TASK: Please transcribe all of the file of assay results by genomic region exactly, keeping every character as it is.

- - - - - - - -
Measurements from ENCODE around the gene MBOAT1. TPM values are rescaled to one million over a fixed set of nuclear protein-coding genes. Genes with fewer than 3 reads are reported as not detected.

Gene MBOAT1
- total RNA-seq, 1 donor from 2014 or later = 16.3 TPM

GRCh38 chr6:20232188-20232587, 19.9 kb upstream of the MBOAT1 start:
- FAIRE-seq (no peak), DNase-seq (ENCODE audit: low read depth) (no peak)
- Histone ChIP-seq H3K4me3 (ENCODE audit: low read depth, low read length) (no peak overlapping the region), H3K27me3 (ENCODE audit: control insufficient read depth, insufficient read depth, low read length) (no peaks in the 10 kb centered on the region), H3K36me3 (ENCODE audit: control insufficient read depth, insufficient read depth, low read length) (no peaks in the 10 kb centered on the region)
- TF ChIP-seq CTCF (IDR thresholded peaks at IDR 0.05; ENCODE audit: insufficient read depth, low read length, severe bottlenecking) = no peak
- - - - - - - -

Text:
Measurements from ENCODE around the gene MBOAT1. TPM values are rescaled to one million over a fixed set of nuclear protein-coding genes. Genes with fewer than 3 reads are reported as not detected.

Gene MBOAT1
- total RNA-seq, 1 donor from 2014 or later = 16.3 TPM

GRCh38 chr6:20232188-20232587, 19.9 kb upstream of the MBOAT1 start:
- FAIRE-seq (no peak), DNase-seq (ENCODE audit: low read depth) (no peak)
- Histone ChIP-seq H3K4me3 (ENCODE audit: low read depth, low read length) (no peak overlapping the region), H3K27me3 (ENCODE audit: control insufficient read depth, insufficient read depth, low read length) (no peaks in the 10 kb centered on the region), H3K36me3 (ENCODE audit: control insufficient read depth, insufficient read depth, low read length) (no peaks in the 10 kb centered on the region)
- TF ChIP-seq CTCF (IDR thresholded peaks at IDR 0.05; ENCODE audit: insufficient read depth, low read length, severe bottlenecking) = no peak